- Van Allen, James A.
- American physicist who discovered the Earth's
radiation belts (that now bear
his name) with an instrument aboard the first successful Amerian satellite,
- widespread lowlands.
- Verne, Jules 1828-1905
- French writer who is considered the founder of modern science fiction.
His novels include "Journey to the Center of the Earth" and "From the Earth
to the Moon".
- As a noun, this refers to substances that are gasses at ordinary temperatures.
In astronomy it includes hydrogen, helium, water, ammonia, carbon dioxide
- white dwarf
- a whitish star of high surface temperature and low intrinsic
brightness with a mass approximately equal to
that of a Sun but
with a density many times larger.
- When used to describe a planetary surface "young" means that the visible
features are of relatively recent origin, i.e. that older features have
been destroyed (e.g. by erosion or lava flows). Young surfaces exhibit few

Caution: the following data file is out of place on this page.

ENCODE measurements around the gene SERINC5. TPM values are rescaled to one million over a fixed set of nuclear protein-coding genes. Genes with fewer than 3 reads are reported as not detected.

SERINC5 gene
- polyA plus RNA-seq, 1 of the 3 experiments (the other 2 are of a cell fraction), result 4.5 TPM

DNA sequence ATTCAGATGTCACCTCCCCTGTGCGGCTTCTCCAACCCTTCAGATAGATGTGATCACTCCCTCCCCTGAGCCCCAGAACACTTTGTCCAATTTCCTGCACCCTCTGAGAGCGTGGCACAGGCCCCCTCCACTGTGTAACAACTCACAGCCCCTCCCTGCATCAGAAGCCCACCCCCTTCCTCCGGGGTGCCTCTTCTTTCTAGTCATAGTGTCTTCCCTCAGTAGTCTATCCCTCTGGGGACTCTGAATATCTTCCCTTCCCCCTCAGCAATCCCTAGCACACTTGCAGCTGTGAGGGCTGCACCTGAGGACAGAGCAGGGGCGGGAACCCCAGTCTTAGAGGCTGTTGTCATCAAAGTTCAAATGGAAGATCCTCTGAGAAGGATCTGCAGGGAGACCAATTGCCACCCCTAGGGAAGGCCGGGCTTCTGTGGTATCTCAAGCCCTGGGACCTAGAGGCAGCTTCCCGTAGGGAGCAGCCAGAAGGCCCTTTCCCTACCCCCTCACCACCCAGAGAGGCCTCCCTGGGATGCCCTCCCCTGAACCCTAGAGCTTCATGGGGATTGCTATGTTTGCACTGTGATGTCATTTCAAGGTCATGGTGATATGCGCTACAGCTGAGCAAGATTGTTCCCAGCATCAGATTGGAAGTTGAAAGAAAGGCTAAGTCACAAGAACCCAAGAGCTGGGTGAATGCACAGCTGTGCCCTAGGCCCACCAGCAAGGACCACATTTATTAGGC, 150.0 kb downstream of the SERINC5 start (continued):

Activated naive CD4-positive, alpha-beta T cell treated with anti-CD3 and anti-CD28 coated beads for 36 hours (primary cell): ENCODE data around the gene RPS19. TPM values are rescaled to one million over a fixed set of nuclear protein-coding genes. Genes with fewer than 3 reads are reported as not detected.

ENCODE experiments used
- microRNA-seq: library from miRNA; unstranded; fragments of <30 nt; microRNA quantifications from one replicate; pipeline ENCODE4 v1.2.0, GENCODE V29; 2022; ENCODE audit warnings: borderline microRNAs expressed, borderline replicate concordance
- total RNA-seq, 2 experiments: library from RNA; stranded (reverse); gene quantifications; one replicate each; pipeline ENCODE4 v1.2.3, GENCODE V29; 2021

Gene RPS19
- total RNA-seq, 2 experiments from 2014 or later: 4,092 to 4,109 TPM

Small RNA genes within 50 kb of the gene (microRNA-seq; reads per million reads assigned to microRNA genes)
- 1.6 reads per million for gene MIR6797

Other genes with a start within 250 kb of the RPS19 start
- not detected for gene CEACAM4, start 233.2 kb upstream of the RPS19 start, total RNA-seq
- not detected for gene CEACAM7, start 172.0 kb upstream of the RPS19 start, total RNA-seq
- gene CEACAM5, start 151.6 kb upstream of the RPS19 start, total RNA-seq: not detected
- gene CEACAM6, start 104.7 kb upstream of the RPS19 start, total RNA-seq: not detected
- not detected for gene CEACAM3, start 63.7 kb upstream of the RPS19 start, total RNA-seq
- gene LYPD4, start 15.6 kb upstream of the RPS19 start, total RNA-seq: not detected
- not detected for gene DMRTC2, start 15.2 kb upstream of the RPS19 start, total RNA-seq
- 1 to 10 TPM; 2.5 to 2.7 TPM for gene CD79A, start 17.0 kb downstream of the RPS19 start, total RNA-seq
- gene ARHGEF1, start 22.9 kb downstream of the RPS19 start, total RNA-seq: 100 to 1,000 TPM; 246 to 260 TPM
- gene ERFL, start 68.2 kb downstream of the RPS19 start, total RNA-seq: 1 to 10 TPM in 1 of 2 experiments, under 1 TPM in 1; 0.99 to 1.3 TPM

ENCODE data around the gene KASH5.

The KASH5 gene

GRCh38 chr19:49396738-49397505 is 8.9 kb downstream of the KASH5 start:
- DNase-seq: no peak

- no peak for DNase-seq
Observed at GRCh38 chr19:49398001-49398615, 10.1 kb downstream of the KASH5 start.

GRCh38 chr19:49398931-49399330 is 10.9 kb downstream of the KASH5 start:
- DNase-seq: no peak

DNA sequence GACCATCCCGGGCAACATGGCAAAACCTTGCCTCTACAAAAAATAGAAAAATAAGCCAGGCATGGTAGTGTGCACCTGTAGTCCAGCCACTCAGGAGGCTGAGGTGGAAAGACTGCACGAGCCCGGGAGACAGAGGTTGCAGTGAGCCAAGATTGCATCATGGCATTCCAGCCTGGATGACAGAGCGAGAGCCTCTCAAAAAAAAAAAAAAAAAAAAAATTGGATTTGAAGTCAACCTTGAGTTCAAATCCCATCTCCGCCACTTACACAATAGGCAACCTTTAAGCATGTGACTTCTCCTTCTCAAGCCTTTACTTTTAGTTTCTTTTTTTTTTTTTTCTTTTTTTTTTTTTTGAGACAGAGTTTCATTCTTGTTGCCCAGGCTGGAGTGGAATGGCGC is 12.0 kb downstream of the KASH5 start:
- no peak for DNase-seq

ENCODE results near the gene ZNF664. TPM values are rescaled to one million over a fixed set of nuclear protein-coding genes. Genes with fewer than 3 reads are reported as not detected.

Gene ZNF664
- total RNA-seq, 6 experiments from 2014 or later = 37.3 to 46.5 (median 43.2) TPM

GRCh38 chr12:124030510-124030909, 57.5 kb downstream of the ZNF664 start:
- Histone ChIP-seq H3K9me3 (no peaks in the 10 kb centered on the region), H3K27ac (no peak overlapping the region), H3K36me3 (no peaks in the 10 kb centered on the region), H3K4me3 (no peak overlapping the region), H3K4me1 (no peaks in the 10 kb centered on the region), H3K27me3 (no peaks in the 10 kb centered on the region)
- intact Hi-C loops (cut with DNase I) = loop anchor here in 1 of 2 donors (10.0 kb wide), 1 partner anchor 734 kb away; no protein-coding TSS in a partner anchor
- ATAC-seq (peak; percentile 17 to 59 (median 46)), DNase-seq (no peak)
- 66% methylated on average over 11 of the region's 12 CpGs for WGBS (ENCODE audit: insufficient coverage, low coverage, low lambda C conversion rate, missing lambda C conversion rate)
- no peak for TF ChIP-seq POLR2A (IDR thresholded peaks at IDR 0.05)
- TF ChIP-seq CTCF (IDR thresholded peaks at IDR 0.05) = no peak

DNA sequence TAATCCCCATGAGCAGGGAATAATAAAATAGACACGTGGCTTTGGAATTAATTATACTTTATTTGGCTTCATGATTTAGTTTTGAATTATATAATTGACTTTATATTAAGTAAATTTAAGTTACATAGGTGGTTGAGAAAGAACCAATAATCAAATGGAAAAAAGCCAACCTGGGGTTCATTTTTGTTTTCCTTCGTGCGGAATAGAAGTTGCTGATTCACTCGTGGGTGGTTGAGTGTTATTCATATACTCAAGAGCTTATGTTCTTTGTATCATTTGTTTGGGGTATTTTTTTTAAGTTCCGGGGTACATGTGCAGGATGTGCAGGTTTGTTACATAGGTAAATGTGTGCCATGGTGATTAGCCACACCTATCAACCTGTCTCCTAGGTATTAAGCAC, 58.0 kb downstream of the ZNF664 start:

impact craters and are typically varied and complex.
In contrast an "old" surface
is one that has changed relatively little over geologic time. The surfaces of
Earth and Io are young; the
surfaces of Mercury and
Callisto are old.
- Terms and
from LANL (high overlap with the above)
- Solar-Terrestrial Terms
- Planetary Ring Terms
- Comet Definitions
- Commonly Used Acronyms in Astronomy
- Glossary of Spaceflight Terminology from JPL
- Laws, rules, principles, effects, paradoxes, limits, constants, experiments, & thought-experiments in physics
- Biographical Dictionary (brief but numerous entries)
- Biographies of Mathematicians, including some who were also astronomers and/or physicists (includes many portraits).
- Institute and Museum of History of Science, Florence ITALY (Biographies in the Galileo exhibit)
- Astronomiae Historia / History of Astronomy
ビル・アーネット著；1995年 7月 1日更新